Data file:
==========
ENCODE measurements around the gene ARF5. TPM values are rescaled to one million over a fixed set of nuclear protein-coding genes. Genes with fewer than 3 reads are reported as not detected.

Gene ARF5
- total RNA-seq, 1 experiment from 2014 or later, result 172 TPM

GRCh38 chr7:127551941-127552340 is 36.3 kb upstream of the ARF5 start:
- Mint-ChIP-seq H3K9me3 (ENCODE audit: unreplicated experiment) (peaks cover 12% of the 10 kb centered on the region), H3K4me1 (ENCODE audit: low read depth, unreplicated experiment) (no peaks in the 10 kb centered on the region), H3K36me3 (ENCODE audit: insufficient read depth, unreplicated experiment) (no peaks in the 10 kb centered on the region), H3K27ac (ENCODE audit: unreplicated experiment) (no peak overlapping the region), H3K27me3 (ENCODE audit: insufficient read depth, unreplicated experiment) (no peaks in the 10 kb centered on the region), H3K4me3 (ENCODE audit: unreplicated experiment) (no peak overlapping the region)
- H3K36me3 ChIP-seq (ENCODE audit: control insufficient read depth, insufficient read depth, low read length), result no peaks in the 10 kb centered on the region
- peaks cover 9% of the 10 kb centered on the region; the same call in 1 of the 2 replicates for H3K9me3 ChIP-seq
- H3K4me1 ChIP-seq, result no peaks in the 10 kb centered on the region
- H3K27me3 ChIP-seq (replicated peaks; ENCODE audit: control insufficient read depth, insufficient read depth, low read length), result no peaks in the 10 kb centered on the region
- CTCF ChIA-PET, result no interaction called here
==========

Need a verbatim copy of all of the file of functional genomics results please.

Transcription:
ENCODE measurements around the gene ARF5. TPM values are rescaled to one million over a fixed set of nuclear protein-coding genes. Genes with fewer than 3 reads are reported as not detected.

Gene ARF5
- total RNA-seq, 1 experiment from 2014 or later, result 172 TPM

GRCh38 chr7:127551941-127552340 is 36.3 kb upstream of the ARF5 start:
- Mint-ChIP-seq H3K9me3 (ENCODE audit: unreplicated experiment) (peaks cover 12% of the 10 kb centered on the region), H3K4me1 (ENCODE audit: low read depth, unreplicated experiment) (no peaks in the 10 kb centered on the region), H3K36me3 (ENCODE audit: insufficient read depth, unreplicated experiment) (no peaks in the 10 kb centered on the region), H3K27ac (ENCODE audit: unreplicated experiment) (no peak overlapping the region), H3K27me3 (ENCODE audit: insufficient read depth, unreplicated experiment) (no peaks in the 10 kb centered on the region), H3K4me3 (ENCODE audit: unreplicated experiment) (no peak overlapping the region)
- H3K36me3 ChIP-seq (ENCODE audit: control insufficient read depth, insufficient read depth, low read length), result no peaks in the 10 kb centered on the region
- peaks cover 9% of the 10 kb centered on the region; the same call in 1 of the 2 replicates for H3K9me3 ChIP-seq
- H3K4me1 ChIP-seq, result no peaks in the 10 kb centered on the region
- H3K27me3 ChIP-seq (replicated peaks; ENCODE audit: control insufficient read depth, insufficient read depth, low read length), result no peaks in the 10 kb centered on the region
- CTCF ChIA-PET, result no interaction called here